Amid all of 2020’s chaos, collegiate sports have found themselves in precarious positions, with seasons canceled or shortened due to the COVID-19 pandemic and entire programs cut due to budget constraints. Collegiate men’s gymnastics, which is already on a steady decline, saw its number of collegiate programs drop further, to the point where members of the community started serious discussions about the sport’s viability and the possible changes that would be necessary for the survival of the sport at the college level.
Because financial concerns have recurrently endangered men’s gymnastics, the community has devised ways to make the sport as self-sufficient as possible. Cal men’s gymnastics, for example, solicited donations from its strong alumni community when it was put on the chopping block in 2011. Though the program is without scholarships and has limited funding, athletes, coaches and alumni continue to work to raise funds for the program.
With the COVID-19 pandemic further straining finances, however, other measures may be necessary to keep the sport afloat. As the number of teams decreases, so does the competition field and the sport’s presence both in conferences and in the NCAA.
“The impact of this pandemic is far-reaching and we won’t really know the full impact on intercollegiate athletics and the sport of men’s gymnastics for some time,” said MPSF Executive Director Al Beaird in an email. “The sport cannot afford to see anymore programs cut.”
While the NCAA has a bylaw exempting men’s gymnastics and other Olympic sports from the minimum number of teams required for there to be a national championship, the MPSF, which hosts Cal, Air Force, Stanford and Oklahoma, requires that four schools have programs for there to be a championship.
“At this time, I’m certain that the four MPSF teams are solid and don’t foresee any immediate impact to MPSF competition… unless attrition around the country continues, then all teams everywhere will be negatively impacted and sport would be in jeopardy at the NCAA level,” Beaird said in the email.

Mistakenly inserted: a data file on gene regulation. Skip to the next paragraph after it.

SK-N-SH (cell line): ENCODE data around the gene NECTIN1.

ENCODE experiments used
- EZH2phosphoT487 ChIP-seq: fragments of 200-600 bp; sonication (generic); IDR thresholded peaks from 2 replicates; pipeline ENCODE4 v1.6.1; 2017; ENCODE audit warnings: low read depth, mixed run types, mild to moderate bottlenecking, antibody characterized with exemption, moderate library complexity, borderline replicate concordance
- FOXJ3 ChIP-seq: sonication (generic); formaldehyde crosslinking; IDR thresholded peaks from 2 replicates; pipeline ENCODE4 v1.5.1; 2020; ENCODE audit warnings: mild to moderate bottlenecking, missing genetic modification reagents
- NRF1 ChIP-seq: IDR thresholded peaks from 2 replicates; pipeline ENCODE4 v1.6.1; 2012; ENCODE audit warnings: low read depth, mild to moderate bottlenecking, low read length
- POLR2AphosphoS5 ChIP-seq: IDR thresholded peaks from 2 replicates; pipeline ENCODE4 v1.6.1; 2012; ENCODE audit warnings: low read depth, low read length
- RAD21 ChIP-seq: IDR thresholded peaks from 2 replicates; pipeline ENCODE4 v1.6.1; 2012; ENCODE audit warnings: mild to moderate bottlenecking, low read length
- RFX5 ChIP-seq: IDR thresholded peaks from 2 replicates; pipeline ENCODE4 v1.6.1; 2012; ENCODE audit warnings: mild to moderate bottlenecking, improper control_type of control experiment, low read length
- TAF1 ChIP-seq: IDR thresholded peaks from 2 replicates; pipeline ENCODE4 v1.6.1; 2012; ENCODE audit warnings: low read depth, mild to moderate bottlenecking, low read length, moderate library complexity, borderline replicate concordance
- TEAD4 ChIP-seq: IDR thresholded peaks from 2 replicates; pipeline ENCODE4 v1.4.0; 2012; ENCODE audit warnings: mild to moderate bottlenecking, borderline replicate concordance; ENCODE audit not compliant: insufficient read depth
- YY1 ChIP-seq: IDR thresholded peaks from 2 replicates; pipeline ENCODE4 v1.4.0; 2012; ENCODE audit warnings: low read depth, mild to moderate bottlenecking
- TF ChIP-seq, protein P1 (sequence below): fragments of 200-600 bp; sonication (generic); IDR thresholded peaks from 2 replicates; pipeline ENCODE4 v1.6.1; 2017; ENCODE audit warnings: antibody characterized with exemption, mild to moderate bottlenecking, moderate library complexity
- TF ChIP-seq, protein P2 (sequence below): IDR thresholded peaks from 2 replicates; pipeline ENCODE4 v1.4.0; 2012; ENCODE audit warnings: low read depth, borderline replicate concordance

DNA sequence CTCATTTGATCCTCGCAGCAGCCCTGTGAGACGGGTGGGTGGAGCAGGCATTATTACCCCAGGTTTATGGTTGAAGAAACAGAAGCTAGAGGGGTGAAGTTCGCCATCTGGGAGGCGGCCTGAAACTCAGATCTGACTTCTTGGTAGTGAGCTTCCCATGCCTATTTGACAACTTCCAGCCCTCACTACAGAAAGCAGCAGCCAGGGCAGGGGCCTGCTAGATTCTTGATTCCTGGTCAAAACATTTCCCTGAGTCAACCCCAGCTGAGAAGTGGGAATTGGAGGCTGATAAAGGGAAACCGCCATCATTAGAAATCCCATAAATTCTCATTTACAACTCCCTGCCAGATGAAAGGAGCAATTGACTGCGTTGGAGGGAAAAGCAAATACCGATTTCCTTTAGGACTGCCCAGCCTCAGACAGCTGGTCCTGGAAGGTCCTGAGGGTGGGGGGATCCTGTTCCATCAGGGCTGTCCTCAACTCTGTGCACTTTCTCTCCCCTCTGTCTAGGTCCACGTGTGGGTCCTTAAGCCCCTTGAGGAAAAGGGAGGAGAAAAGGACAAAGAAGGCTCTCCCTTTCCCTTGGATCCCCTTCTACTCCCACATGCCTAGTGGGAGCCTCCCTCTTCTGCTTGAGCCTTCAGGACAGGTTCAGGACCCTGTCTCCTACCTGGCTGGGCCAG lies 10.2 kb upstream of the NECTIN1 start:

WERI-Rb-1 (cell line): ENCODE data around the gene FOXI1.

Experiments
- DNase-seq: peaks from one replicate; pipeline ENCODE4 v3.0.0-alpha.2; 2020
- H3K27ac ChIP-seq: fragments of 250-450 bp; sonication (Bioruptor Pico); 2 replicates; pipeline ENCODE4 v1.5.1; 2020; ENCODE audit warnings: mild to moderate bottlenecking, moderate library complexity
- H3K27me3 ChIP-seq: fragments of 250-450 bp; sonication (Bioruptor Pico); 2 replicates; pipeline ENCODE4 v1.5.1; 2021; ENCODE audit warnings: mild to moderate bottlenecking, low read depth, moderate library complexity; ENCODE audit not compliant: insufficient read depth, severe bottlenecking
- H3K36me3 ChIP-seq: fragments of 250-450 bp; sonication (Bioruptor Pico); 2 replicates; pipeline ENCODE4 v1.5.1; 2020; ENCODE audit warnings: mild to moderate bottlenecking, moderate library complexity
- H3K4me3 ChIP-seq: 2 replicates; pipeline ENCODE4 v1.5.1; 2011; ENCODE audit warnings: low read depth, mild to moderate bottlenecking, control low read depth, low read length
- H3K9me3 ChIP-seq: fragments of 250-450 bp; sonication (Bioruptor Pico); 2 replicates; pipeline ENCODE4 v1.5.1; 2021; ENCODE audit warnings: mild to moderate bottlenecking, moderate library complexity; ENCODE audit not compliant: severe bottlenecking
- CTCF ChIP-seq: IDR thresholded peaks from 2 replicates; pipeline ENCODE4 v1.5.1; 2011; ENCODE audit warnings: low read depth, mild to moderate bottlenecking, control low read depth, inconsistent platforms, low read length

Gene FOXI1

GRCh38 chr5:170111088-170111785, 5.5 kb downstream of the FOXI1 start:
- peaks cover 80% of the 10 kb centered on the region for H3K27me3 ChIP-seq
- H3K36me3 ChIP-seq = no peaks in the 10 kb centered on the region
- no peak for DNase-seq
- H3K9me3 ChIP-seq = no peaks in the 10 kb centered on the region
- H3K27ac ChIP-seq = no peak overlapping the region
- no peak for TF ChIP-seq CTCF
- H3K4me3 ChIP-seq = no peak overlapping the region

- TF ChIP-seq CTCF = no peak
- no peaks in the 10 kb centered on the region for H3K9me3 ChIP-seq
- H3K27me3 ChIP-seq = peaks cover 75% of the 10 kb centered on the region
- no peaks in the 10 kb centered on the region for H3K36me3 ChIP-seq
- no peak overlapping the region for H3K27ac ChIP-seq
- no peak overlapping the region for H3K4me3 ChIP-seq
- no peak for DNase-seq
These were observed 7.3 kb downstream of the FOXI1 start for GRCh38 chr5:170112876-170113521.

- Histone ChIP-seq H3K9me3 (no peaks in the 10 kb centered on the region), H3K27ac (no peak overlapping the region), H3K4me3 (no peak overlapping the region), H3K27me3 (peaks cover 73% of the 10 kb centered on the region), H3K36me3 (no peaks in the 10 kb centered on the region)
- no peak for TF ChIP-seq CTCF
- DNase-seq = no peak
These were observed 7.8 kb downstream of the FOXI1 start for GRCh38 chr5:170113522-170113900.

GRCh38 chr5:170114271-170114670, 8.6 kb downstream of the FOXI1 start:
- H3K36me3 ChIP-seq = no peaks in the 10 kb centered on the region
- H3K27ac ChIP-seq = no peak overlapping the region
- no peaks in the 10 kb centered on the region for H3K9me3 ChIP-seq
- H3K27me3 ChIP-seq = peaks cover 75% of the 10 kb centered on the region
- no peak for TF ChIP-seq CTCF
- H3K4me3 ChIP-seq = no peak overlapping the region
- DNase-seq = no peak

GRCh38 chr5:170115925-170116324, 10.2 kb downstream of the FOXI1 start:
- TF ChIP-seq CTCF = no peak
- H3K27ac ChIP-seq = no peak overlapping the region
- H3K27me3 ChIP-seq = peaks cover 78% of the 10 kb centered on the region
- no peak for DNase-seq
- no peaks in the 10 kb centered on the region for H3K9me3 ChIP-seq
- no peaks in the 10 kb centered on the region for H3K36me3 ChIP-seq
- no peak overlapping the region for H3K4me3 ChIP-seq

Athletes and officials alike have supported the possibility of adjustments to competition rules.
“Our format doesn’t necessarily help us,” said Jason Woodnick, vice president for men’s gymnastics at USA Gymnastics. “It’s not the most fan-friendly at times. It can be long and confusing and hard to understand the scoring.”
One potential change is the transition to a 4-4-3 competition format, in which only four gymnasts are allowed on each roster, all four compete and only three have their scores counted toward the total team score. Collegiate gymnastics currently employs a five-up-five rule, in which five gymnasts compete in each event and all scores are counted. This transition could reduce costs by decreasing team rosters. It could also make the sport more presentable on TV, as with smaller teams, gymnasts wouldn’t have to compete on different events simultaneously, making the events easier to follow. Because of the minimized time, 100% of each competition could be televised, which would appeal to audiences and potentially make the sport more televisable.
Beyond fundraising and competition format changes, there have been discussions about more drastic changes to the sport, including a shift away from the current Division I landscape and toward club operations and elite training.
One distinct trait of men’s gymnastics is the large role of collegiate programs: For years, the majority of the U.S. national team members have been NCAA gymnasts. Most of the other members train at the U.S. Olympic & Paralympic, or USOP, Training Center in Colorado Springs, Colorado, including some who walked away from NCAA gymnastics.